Friday, February 17, 2012

Aircraft Sales and the Pre-Purchase Inspection

The purchase or sale of a used aircraft will include a pre-purchase inspection, but what exactly is that and what should you expect? 

After your aircraft is marketed, you will eventually be presented with various offers from people wishing to purchase the plane. Accepting the offer is only the beginning of the sale of the aircraft. Basically, an offer to purchase is a theoretical offer. The buyer basically says that if the aircraft is everything you have represented it to be, then he or she would be interested in purchasing it for x amount of dollars. The pre-purchase inspection is how we separate the theoretical from the actual.
To undergo a pre-purchase inspection, the aircraft is moved to a service facility that is mutually agreeable to both buyer and seller.  Generally this will be a manufacturer’s approved repair facility as they will have the necessary knowledge and experience to perform a competent review of the plane. And that’s really all this particular inspection is, a review of the aircraft.
The technician will review the logbooks to make sure that they are complete and up to date. He or she will ensure that there are no missing entries and that everything that is supposed to be signed off has been. They will review what is typically referred to as a “due list” and see what maintenance and inspection items are coming due for the aircraft in the near future. Additionally, they will perform a visual inspection of the plane, inside and out, to see if there are any indications of hidden damage.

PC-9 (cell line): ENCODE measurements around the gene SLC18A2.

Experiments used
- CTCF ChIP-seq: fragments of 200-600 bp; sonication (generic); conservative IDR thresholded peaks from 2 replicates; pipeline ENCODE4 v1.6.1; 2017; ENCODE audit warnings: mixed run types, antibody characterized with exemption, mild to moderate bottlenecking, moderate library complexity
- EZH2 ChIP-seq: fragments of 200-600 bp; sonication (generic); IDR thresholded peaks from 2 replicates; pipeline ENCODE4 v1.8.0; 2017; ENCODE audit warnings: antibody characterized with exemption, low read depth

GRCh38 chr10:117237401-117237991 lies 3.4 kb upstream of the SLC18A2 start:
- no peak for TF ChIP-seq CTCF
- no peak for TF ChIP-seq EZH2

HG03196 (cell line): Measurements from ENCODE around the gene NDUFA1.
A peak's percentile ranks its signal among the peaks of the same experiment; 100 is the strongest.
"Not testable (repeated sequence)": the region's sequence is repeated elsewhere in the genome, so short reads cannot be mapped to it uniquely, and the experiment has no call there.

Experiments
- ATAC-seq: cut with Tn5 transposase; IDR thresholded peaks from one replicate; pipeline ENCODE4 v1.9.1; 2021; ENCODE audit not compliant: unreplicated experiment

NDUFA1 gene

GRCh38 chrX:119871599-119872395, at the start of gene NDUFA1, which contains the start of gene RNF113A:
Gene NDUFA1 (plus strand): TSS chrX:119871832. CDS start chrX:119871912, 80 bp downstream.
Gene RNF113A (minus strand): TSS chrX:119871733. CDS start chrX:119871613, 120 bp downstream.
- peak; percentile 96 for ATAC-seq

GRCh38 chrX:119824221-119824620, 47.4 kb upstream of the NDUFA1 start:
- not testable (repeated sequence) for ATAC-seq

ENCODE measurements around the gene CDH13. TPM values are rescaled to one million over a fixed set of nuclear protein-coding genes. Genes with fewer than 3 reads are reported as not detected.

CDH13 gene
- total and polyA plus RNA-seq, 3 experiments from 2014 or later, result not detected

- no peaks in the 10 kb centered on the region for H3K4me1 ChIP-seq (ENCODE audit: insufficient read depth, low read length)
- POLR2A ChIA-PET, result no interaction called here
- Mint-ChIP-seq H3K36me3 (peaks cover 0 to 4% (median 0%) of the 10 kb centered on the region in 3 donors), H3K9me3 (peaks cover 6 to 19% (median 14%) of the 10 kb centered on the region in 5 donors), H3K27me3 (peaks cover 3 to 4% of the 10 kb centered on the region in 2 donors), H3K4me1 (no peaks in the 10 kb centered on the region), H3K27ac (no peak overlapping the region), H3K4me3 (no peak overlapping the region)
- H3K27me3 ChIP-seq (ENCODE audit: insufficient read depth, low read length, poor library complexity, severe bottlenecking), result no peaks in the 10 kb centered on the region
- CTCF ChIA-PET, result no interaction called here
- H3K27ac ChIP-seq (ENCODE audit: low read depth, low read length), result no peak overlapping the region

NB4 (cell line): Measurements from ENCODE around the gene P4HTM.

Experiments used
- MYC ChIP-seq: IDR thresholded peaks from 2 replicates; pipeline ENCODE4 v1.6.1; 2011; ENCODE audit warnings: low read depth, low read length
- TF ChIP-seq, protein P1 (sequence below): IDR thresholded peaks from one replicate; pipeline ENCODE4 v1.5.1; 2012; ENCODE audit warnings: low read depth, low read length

Once the inspection is complete, the repair facility will typically have a list of items that have to be done and a second list of recommended items. Items that have to be repaired will include Airworthiness Directives and Mandatory Service Bulletins from the manufacturer. These items are not negotiable and if the aircraft has any of these, under most circumstances, they need to be addressed before the aircraft even leaves the facility. A savvy seller will ensure all AD’s and Mandatory SB’s are completed before the aircraft goes to its inspection to eliminate the negative effect these items have on negotiations. The second list, typically made up of maintenance items and Service Bulletins, will be a recommendation of what the repair facility thinks the aircraft needs. At this point, the buyer will look over the work needed on the aircraft and modify his or her offer accordingly. In other words, if it is discovered the aircraft needs $100,000 worth of repairs, the buyer may lower his or her offer by $100,000 to compensate, or perhaps offer to split the charges with the seller. Regardless of the results of the inspection, this is when the final price is settled on for the aircraft. Once buyer and seller agree to a new price, or agree to stick with the original price, the aircraft can move into escrow and the sale can be closed. A good pre-purchase inspection is vitally important to the purchase or sale of a jet aircraft, but as long as the plane is as represented, it’s nothing to worry about. For a more in depth look at these inspections, check out this article in Aviation Week.

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